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How to depreciate your commercial solar investment with MACRS

Investing in solar technology such as Solar Photovoltaic (PV) electricity is a great way to exponentially reduce the energy costs of your business. The right solar investment can lower your electricity and heating costs to zero — you can sometimes even reap a profit from your local energy supplier if your solar investments yield enough energy.

How to depreciate your commercial solar investment with MACRSThat, however, is not the only way that you can save with a commercial solar investment. You can also gain residual financial benefits from investing in solar by way of accelerated asset depreciation. For a renewable resource like solar, you can maximize the recovery of costs from your initial investment with the help of MACRS.

What is MACRS?

The Modified Accelerated Cost Recovery System, also known as MACRS, has been the tax depreciation system in the United States since 1986. It is used to recover the up front costs of most tangible assets over time via annual deductions created by the aforementioned depreciation. MACRS was introduced in order to create a more transparent, predictable and terminable way to depreciate assets.

How does MACRS affect my solar assets?

Under MACRS, all of your qualifying commercial solar assets will fully depreciate within five years. This greatly enhances your ability to recover the costs from your solar investment. This means that you will see the full financial benefits from your solar investment even faster.

How can my business use MACRS to depreciate my commercial solar investment?

In order to properly depreciate your solar assets with MACRS, you must take a very specific approach. Here is what you need to do:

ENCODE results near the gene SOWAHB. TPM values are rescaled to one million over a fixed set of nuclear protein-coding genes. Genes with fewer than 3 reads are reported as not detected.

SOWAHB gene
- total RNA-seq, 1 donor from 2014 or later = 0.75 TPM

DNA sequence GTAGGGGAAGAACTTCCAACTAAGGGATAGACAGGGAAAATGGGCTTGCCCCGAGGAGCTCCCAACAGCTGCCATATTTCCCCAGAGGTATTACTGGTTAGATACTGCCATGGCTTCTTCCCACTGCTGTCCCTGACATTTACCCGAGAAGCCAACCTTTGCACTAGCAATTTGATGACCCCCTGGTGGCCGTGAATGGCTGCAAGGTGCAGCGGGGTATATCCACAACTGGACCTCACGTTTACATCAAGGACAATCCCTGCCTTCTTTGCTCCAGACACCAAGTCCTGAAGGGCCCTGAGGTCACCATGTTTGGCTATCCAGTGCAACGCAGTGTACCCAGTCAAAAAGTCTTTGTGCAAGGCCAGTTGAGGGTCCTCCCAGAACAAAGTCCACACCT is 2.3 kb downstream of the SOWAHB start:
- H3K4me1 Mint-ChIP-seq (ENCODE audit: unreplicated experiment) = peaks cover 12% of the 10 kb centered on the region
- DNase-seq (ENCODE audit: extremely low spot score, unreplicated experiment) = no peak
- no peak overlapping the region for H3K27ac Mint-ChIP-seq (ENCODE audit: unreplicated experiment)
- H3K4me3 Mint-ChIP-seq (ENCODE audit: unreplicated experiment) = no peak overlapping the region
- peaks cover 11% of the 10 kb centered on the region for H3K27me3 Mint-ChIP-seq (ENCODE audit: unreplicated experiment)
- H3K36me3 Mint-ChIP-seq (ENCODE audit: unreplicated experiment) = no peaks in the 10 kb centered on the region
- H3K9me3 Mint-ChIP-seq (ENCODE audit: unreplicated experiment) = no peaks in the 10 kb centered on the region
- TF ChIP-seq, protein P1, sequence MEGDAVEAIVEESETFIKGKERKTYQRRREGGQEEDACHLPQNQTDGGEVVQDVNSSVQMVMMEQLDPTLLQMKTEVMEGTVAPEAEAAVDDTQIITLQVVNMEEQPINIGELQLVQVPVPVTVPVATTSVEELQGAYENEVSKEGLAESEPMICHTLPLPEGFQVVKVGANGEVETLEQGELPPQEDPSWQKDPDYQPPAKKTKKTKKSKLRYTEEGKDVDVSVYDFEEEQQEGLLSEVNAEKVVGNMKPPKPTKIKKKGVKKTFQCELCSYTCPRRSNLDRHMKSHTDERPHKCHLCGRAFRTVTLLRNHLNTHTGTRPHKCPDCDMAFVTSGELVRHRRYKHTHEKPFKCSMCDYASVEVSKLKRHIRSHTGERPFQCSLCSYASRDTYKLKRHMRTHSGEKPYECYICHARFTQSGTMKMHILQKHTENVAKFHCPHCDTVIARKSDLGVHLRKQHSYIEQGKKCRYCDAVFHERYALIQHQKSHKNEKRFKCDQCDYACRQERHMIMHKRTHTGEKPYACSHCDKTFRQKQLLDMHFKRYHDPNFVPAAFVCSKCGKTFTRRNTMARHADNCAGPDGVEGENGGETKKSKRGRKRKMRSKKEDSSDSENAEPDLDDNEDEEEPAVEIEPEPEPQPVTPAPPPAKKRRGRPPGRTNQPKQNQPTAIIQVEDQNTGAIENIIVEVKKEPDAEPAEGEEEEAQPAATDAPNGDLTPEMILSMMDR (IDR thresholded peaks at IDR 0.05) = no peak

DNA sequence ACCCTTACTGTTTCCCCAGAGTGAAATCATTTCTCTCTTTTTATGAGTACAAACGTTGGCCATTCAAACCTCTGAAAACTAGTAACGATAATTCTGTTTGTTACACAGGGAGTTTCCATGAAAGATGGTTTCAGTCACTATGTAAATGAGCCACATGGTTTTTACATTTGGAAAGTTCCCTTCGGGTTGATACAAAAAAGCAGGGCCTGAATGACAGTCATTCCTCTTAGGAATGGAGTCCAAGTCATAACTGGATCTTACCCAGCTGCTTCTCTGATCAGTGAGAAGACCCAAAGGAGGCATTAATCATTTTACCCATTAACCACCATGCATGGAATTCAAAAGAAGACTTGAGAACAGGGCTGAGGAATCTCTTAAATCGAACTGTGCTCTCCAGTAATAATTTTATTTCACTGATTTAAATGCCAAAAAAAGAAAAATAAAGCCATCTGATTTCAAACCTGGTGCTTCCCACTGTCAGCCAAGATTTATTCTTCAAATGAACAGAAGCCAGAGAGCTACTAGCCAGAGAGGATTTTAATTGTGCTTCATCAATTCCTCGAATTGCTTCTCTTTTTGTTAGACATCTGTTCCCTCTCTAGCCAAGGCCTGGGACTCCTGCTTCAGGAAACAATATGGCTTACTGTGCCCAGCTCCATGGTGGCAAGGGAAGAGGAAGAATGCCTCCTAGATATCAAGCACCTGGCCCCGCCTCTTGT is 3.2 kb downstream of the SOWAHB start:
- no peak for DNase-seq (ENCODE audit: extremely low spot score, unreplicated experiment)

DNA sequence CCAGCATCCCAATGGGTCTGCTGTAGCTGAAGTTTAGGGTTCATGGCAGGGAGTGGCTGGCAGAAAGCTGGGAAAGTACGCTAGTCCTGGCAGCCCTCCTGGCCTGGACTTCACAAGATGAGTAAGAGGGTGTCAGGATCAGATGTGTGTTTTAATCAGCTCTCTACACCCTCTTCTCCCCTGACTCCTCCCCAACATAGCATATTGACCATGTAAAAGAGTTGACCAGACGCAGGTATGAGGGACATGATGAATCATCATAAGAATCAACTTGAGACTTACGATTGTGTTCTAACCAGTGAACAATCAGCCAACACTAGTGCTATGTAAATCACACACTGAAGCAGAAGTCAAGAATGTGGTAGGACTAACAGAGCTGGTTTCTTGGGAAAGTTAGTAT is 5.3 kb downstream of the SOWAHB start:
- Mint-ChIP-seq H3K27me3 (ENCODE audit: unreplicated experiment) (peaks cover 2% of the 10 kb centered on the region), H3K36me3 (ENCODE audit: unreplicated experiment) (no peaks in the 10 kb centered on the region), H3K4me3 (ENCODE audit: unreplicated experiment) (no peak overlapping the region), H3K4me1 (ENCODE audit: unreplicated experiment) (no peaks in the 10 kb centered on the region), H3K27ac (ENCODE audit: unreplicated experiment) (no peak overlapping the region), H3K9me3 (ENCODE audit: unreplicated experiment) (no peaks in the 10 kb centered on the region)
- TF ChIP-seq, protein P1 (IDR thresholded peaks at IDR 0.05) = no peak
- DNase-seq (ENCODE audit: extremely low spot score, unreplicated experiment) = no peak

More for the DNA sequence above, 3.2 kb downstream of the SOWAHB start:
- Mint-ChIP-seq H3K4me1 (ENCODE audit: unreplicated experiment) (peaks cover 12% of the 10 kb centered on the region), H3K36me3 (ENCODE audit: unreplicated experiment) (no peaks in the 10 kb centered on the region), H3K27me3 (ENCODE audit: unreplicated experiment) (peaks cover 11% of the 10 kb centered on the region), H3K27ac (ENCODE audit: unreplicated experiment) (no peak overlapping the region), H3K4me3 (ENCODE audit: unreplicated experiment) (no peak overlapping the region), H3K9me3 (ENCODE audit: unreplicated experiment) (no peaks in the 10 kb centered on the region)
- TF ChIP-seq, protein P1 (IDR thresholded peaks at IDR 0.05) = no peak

Understanding which portion of your solar investment is eligible for depreciation

If you have claimed the 30 percent Federal Investment Tax Credit for which most solar investments are eligible, then the amount of the cost that you can depreciate changes. The depreciable amount is reduced by half of the Federal Investment Tax Credit; this brings the depreciable amount to 85 percent of the initial cost.

If you have not claimed a Federal Investment Tax Credit, then 100 percent of the initial cost is depreciable.

Bonus depreciation

In December 2015, the Protecting Americans from Tax Hikes Act of 2015 was passed which modifies and extends depreciation-related provisions. As such, your solar investment is eligible for a 50 percent bonus depreciation once it’s placed in service before January 1, 2018. After that, it will phase down over a 5-year period under the MACRS accelerated rate schedule.

Bonus depreciation by year:

2015 – 2017: 50%

During 2018: 40%

During 2019: 30%

2020 and beyond: 0%

The annual depreciation amount under MACRS after the first year

In the first year claiming the 50 percent bonus depreciation, the other half is depreciated under the MACRS recovery period (remember that you must have your solar equipment placed in service before January 1, 2018, to claim the 50 percent bonus depreciation). It is important to be mindful of the number of years that your commercial solar investment has been depreciated because the percentage of depreciation each year varies greatly. Here is how the depreciation percentage changes each year:

Year 1: 20 percent

Year 2: 32 percent

Year 3: 19.2 percent

Year 4: 11.52 percent

Year 5: 11.52 percent

Year 6: 5.76 percent

Calculating the value of your depreciation each year

The amount that you save on your taxes via your commercial solar investment’s depreciation is based on your effective tax rate for the year. In order to calculate the amount that you will save, you must multiply the effective tax rate by the value of the year’s depreciation.

For example, if the dollar amount of your solar asset’s depreciation is $5,000 and your effective tax rate is 30 percent, then you would execute the following equation:

5,000 x 0.3 = 1,500

This would mean a $1,500 tax savings for the year for your business. This approach would apply to both your federal and state tax return.

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